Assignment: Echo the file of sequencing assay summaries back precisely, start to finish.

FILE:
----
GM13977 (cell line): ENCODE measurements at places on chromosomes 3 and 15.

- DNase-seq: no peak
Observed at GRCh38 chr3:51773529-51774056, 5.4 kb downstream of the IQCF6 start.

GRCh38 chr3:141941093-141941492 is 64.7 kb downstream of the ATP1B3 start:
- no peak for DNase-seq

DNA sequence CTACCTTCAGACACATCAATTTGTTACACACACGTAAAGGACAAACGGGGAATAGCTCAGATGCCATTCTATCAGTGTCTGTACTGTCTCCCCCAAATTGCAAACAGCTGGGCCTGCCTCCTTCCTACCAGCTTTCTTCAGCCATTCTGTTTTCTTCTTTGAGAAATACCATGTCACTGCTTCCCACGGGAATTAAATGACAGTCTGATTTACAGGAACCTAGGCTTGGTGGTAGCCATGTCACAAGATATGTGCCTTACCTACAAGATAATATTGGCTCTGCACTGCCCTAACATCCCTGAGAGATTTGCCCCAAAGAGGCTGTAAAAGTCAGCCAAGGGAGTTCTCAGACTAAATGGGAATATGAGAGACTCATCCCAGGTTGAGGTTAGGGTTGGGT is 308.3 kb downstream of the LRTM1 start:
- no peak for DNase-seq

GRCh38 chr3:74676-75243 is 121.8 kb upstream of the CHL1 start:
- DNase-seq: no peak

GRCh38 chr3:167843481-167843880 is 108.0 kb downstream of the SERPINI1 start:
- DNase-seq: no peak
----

GM13977 (cell line): ENCODE measurements at places on chromosomes 3 and 15.

- DNase-seq: no peak
Observed at GRCh38 chr3:51773529-51774056, 5.4 kb downstream of the IQCF6 start.

GRCh38 chr3:141941093-141941492 is 64.7 kb downstream of the ATP1B3 start:
- no peak for DNase-seq

DNA sequence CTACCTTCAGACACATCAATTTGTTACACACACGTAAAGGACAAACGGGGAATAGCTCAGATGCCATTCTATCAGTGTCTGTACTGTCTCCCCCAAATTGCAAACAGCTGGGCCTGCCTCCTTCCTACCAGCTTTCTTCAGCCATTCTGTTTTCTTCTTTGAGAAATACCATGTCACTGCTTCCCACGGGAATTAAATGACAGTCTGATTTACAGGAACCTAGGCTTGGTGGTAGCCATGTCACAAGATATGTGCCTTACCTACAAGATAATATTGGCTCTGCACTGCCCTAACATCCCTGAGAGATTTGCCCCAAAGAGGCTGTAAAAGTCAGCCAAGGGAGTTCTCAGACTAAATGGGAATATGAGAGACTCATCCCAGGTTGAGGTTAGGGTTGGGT is 308.3 kb downstream of the LRTM1 start:
- no peak for DNase-seq

GRCh38 chr3:74676-75243 is 121.8 kb upstream of the CHL1 start:
- DNase-seq: no peak

GRCh38 chr3:167843481-167843880 is 108.0 kb downstream of the SERPINI1 start:
- DNase-seq: no peak